Bruce Bartlett
The Bush administration appears to be shying away from it, but many analysts believe that cutting the capital gains tax is the best thing Congress can do to aid the economy quickly. Although the argument in favor of it is sometimes overstated by those for whom cutting the capital gains tax has become virtual dogma, the evidence supports the idea that it would help the stock market and the economy as a whole. In the long run, there is no question that lowering the cost of capital by lowering the capital gains tax will increase economic growth above what would otherwise be the case. But there is a legitimate question as to what the short-run impact would be. Former Treasury Secretary Bob Rubin, for example, has said that it would increase selling pressure and push the stock market down further. Rubin's analysis is based on the well-documented "lock-in" effect of the capital gains tax. For decades, economists have known that it discourages investors from selling assets that have appreciated in value. Since taxes are paid only when gains are realized, investors have the option of deciding when to realize such gains, and hence when they will incur a tax liability. If the capital gains tax were cut, therefore, then many people will sell assets they would not otherwise have sold. The result will be a short burst of selling as people realize gains that may have accrued over many years. Obviously, such selling will put downward pressure on the stock market. Offsetting this effect, however, are two others that theoretically will cause asset prices to rise. First, to the extent that the capital gains tax is capitalized into asset prices, a reduction in this tax should cause all asset prices to rise. Second, as people realize gains, they must reinvest them in new assets. As capital is reallocated from assets with past appreciation, but poor prospects for the future, into assets with greater capital appreciation potential, the market as a whole should rise. The academic literature shows clearly that a cut in the capital gains tax increases trading volume in the stock market. Empirical studies of the 1978 capital gains tax cut and the 1986 tax increase confirm this. However, whether cutting the capital gains tax will cause the stock market to rise and over what time period has not definitively been answered. One problem that you run into in trying to correlate stock prices with tax changes is figuring out when the impact becomes capitalized. Since markets are forward-looking, it is not enough to just look at prices before and after the new tax law. Expectations of a lower capital gains tax should cause prices to rise long before the effective date. The 1978 capital gains tax cut, which lowered the top rate from 49 percent to 35 percent, shows a big jump in the stock market when the legislation was introduced with strong bipartisan support, and another jump when approved by the House and Senate. However, by the time Jimmy Carter signed it into law, the market had given up all its gains. At the time, economist Michael Evans was on record as saying the capital gains tax cut would cause the S&P 500 index to rise by 40 percent by the end of 1982. This forecast was considered far outside the realm of respectable opinion and was dismissed by most economists. But in the end, Evans was right on the money. The S&P 500 index rose 45 percent between the end of 1978 and the end of 1982. More recently, a study of the 1997 capital gains tax cut, which lowered the top rate from 28 percent to 20 percent, by University of North Carolina economists Mark Lang and Douglas Shackelford, found that it raised stock prices significantly as soon as it became clear that Congress and the White House had reached a deal on taxes. Stocks not paying dividends tended to gain at the expense of those with dividends, which is consistent with the theory that those who invest for capital gains buy riskier stocks than those who invest for income. Of course, it goes without saying that stock prices react to many things other than changes in tax policy. Nevertheless, there is good reason to believe that cutting the capital gains tax will have a positive impact on stock prices. This does not mean that the federal government ought consciously to aim policy at higher stock prices. But given the beating that investors have suffered in recent days, the growth of stock ownership among the middle class, and the importance of a strong capital market to investment and growth in the U.S. economy, anything positive the government can do that would also have the effect of raising stock prices is definitely something worth doing.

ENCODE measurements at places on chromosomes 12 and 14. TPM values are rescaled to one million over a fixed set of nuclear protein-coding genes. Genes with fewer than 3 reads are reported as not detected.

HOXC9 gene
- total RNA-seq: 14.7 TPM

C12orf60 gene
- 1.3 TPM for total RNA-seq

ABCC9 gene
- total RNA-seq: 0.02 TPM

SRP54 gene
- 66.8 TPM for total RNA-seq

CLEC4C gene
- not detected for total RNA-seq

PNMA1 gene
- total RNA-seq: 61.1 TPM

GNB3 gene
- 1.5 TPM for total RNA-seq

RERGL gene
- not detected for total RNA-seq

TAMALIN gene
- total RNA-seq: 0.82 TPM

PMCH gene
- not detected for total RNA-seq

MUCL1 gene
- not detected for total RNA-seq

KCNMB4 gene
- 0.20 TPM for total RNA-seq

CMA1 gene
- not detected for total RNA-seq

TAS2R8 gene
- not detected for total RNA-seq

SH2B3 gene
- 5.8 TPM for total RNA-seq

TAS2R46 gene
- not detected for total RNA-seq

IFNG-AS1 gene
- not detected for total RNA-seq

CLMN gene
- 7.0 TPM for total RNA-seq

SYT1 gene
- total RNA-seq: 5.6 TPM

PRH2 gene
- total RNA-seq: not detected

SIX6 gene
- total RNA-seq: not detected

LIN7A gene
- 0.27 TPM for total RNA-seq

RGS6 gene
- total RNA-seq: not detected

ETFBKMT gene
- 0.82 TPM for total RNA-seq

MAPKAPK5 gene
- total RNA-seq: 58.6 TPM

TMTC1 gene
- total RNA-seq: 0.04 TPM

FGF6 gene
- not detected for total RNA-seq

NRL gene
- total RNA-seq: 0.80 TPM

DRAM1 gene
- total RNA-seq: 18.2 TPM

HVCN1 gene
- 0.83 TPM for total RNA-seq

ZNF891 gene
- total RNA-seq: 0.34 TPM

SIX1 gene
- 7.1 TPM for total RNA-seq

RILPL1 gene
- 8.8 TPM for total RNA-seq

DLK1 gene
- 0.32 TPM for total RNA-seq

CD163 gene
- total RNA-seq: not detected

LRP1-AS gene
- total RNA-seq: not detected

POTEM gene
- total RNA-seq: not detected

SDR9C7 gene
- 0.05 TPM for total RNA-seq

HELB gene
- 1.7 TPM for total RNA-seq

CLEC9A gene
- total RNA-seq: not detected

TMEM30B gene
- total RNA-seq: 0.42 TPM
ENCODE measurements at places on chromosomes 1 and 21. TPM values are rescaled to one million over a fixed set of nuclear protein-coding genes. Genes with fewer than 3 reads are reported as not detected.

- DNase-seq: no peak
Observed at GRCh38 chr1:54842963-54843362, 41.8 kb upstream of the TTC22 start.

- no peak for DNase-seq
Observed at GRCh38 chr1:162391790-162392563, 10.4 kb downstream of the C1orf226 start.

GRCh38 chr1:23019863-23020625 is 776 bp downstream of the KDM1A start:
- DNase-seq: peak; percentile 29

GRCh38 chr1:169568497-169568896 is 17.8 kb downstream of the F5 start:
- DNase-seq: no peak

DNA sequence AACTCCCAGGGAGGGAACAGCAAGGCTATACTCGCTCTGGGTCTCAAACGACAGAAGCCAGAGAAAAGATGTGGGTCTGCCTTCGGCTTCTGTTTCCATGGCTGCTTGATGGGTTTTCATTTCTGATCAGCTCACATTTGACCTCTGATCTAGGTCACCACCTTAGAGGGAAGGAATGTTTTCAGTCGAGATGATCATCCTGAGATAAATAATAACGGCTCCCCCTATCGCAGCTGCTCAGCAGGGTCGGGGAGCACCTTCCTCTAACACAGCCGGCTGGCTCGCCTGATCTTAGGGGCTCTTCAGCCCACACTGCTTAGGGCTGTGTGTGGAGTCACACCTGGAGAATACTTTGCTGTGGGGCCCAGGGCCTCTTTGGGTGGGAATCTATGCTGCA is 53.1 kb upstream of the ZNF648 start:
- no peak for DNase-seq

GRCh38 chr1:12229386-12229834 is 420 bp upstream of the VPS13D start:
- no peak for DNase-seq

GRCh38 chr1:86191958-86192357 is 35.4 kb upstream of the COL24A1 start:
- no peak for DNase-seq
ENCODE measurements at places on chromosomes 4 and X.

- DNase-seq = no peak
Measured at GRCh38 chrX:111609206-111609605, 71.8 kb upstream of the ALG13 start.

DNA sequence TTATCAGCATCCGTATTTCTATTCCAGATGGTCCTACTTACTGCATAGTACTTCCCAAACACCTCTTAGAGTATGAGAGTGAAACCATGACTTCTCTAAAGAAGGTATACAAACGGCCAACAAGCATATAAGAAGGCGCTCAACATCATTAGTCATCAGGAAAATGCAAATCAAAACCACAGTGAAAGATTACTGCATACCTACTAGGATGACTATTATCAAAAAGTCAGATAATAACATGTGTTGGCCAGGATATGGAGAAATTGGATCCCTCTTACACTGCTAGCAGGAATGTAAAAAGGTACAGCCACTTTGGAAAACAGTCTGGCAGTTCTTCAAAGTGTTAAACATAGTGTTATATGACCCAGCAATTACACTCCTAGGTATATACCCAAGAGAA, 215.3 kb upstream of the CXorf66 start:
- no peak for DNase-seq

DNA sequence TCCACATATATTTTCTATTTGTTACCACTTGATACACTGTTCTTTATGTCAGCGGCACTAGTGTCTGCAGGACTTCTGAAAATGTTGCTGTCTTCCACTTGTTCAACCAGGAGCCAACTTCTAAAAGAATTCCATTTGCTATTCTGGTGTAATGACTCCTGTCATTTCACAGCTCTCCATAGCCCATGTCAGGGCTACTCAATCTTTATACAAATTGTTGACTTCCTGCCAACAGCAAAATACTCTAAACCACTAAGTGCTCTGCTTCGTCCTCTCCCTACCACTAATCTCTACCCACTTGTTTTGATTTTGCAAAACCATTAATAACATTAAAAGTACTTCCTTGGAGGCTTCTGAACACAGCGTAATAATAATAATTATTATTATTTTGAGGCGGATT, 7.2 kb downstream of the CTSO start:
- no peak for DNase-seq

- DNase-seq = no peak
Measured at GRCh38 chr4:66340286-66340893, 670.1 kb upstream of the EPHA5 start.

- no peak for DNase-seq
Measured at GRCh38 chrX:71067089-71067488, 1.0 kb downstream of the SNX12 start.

Bruce Bartlett

Bruce Bartlett is a former senior fellow with the National Center for Policy Analysis of Dallas, Texas. Bartlett is a prolific author, having published over 900 articles in national publications, and prominent magazines and published four books, including Reaganomics: Supply-Side Economics in Action.

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